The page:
I would like to reiterate the above. You would not believe how crooked some of the timbers on the rack are. Whether they be warped or twisted, they will not provide a flat surface for your aquarium to sit on which is bad. Be prepared to spend some time when you go to the hardware store as finding straight boards is an uphill battle, to say the least.
 

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You are technically supposed to plane them square, it is the first thing you will learn in woodwork 101.
So, if you intend to skip this stage, you had better pick straight wood.
 

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Pixel Prestidigitator
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I would like to reiterate the above. You would not believe how crooked some of the timbers on the rack are. Whether they be warped or twisted, they will not provide a flat surface for your aquarium to sit on which is bad. Be prepared to spend some time when you go to the hardware store as finding straight boards is an uphill battle, to say the least.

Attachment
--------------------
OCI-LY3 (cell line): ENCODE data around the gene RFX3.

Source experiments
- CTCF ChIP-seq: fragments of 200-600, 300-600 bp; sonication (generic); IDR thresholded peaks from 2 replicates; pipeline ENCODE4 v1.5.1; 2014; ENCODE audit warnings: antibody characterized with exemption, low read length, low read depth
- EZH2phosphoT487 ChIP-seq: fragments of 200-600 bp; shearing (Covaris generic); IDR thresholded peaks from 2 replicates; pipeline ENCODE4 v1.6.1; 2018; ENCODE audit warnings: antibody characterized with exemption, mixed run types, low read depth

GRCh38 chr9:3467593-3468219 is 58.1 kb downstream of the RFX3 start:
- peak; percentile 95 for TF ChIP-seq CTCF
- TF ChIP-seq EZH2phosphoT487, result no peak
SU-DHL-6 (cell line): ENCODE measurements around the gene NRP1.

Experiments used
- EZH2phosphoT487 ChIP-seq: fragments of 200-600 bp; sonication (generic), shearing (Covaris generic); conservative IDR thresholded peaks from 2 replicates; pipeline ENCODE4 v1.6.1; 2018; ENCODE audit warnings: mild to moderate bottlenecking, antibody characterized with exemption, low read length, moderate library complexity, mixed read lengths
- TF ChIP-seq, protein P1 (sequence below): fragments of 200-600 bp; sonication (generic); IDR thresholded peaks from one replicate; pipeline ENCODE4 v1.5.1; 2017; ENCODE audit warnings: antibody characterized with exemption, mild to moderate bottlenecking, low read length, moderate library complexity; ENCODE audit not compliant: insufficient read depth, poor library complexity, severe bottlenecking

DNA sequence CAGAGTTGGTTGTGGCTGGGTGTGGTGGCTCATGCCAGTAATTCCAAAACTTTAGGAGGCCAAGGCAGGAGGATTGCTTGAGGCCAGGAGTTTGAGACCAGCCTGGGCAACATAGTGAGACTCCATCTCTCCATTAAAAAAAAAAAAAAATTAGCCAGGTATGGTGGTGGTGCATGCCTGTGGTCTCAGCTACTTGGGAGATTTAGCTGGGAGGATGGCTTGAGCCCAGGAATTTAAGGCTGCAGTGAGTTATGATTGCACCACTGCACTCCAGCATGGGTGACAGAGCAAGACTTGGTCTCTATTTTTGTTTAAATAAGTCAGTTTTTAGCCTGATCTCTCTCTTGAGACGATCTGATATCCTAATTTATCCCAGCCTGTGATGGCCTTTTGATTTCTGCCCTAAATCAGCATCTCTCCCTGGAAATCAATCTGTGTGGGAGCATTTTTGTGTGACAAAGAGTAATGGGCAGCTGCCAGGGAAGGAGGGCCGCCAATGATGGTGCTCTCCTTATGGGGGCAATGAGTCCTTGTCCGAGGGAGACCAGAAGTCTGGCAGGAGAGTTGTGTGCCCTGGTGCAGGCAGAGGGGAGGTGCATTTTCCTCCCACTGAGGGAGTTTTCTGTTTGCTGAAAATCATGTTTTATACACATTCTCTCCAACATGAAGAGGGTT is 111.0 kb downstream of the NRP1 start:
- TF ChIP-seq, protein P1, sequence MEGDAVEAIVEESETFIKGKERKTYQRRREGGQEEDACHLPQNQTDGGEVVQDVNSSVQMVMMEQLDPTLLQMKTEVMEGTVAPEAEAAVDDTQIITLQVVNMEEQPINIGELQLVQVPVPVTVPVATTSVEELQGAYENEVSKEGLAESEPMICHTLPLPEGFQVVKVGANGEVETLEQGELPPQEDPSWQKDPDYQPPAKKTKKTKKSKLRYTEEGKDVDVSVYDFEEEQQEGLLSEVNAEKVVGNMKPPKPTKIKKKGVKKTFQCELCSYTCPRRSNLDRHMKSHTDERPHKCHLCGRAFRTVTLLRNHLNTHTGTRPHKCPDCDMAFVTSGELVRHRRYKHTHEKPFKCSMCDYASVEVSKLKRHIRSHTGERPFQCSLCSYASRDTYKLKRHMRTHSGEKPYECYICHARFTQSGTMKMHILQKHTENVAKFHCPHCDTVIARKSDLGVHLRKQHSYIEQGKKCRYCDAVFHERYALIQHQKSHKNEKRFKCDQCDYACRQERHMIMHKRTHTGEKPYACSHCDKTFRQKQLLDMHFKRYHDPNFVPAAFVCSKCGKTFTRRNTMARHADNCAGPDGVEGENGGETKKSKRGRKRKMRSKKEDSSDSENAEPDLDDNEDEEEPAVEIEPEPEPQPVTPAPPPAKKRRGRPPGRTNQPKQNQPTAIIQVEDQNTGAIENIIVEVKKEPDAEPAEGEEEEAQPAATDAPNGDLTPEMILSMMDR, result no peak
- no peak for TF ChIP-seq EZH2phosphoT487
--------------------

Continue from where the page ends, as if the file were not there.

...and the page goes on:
I've gotten straight lumber from all the box stores. I've matched it up to a steel column in Lowes to make sure it was perfect. At one store the column is right next to red oak I was buying. And I bought a lot of it.

It doesn't matter. Whether it is the red oak or the "white wood" once it acclimates to YOUR conditions it may or may not warp or twist. Some of mine did. I still used it but I know how to deal with the problems.

n many cases it is stored outdoors. Now imagine that here in Florida then bringing it into my wood shop that is in A/C.
 

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Basic 2x4s following a well planned build with wood glue and screws. If you cover the stand in plywood, it makes it much stronger. The 2x4s can support a lot of weight. The issue is we are raising that weight off the ground and having the wood flex will cause it to fail.
 

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maybe for a small cupboard type stand like posted above, would I consider pine or cedar. But, I saw a bank of enamled pine racking thrown out on the fish farm, They all start rotting sooner or later if they get moist enough. They eventually rebuild the shelving using rectangular aluminum pipe, maybe 2 inches across and 1 wide. With tanks just supported on the long seams.